endorphin

noun

en·​dor·​phin en-ˈdȯr-fən How to pronounce endorphin (audio)
: any of a group of endogenous peptides (such as enkephalin) found especially in the brain that bind chiefly to opiate receptors and produce some pharmacological effects (such as pain relief) like those of opiates
specifically : beta-endorphin

Did you know?

The word endorphin was coined, back when the substances were discovered in the 1970s, by joining pieces of endogenous and morphine, morphine being a narcotic that closely resembles the endorphins and relieves pain in a similar way. Studies suggest that the pain-relieving practice called acupuncture works by releasing endorphins. Endorphins also seem to play an important role in pregnancy. Though much remains to be learned about the endorphins, the general public seems ready to give them credit for any all-natural high.

Example Sentences

Recent Examples on the Web For one thing, the endorphin and adrenaline rush that comes with a good scaring can produce a natural high. Stephanie H. Murray, The Week, 11 Oct. 2022 During that first pandemic winter, the routine and endorphin-generating vigor of skating at the outdoor rink were critical in lifting our family’s spirits, giving us purpose and a place to see friends. Washington Post, 11 Feb. 2022 Everyone has a ritual when faced with the endorphin-rushing visuals of a perfectly ripe fruit, the scent of natural sugars wafting about. New York Times, 7 June 2021 An orgasm is the release of all that tension, plus a rush of an endorphin called serotonin that spills into your blood stream. Yerin Kim, Seventeen, 29 Sep. 2020 There’s just something about dancing that gets those endorphins moving. Mark Medina, USA TODAY, 17 Apr. 2020 Chewing and licking release endorphins in a dog’s brain making him or her more content and happier. Cathy M. Rosenthal, ExpressNews.com, 1 May 2020 Exercising releases endorphins that boost your mood and reduce your overall stress. Kimberly Wilson, Essence, 24 Apr. 2020 Laughing gets endorphins flowing, and comedy often comes cheaper than other forms of live entertainment. Lizz Schumer, Good Housekeeping, 26 Mar. 2020 See More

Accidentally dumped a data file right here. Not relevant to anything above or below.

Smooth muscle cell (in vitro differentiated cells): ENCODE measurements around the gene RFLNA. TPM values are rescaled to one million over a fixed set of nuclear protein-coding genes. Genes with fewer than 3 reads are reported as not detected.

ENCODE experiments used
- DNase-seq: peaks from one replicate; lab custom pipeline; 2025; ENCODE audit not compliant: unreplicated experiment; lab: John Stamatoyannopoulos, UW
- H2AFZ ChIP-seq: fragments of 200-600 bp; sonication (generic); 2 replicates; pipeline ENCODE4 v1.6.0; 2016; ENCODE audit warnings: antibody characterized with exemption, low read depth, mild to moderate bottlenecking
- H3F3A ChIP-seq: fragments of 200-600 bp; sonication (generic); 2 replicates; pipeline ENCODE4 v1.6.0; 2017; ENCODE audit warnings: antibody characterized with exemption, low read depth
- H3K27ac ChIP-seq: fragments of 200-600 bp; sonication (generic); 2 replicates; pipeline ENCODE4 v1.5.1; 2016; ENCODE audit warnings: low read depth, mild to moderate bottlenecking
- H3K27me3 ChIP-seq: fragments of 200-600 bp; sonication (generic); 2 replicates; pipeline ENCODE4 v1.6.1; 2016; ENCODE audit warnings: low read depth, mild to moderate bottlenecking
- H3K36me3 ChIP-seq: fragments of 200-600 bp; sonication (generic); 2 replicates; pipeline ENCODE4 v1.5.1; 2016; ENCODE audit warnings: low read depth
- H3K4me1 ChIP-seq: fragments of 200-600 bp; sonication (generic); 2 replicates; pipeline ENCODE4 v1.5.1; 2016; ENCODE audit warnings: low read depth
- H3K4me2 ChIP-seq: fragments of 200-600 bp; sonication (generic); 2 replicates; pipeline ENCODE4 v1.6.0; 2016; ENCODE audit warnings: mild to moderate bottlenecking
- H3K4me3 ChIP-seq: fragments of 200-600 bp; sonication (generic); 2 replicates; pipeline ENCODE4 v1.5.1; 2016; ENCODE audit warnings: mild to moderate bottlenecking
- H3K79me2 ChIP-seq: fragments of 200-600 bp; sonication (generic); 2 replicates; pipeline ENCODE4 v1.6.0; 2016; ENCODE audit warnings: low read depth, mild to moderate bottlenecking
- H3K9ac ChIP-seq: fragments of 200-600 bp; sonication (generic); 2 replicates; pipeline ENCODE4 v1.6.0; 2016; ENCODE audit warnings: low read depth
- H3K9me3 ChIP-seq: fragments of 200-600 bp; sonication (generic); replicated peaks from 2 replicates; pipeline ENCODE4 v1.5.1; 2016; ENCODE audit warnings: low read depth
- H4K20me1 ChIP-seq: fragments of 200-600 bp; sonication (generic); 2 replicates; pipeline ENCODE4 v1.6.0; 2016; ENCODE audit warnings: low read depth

These example sentences are selected automatically from various online news sources to reflect current usage of the word 'endorphin.' Views expressed in the examples do not represent the opinion of Merriam-Webster or its editors. Send us feedback.

Word History

Etymology

International Scientific Vocabulary endogenous + morphine

First Known Use

1976, in the meaning defined above

Time Traveler
The first known use of endorphin was in 1976

Dictionary Entries Near endorphin

Cite this Entry

“Endorphin.” Merriam-Webster.com Dictionary, Merriam-Webster, https://www.merriam-webster.com/dictionary/endorphin. Accessed 27 Jan. 2023.

Medical Definition

endorphin

noun
en·​dor·​phin en-ˈdȯr-fən How to pronounce endorphin (audio)
: any of a group of endogenous peptides (as enkephalin and dynorphin) found especially in the brain that bind chiefly to opiate receptors and produce some of the same pharmacological effects (as pain relief) as those of opiates
specifically : beta-endorphin

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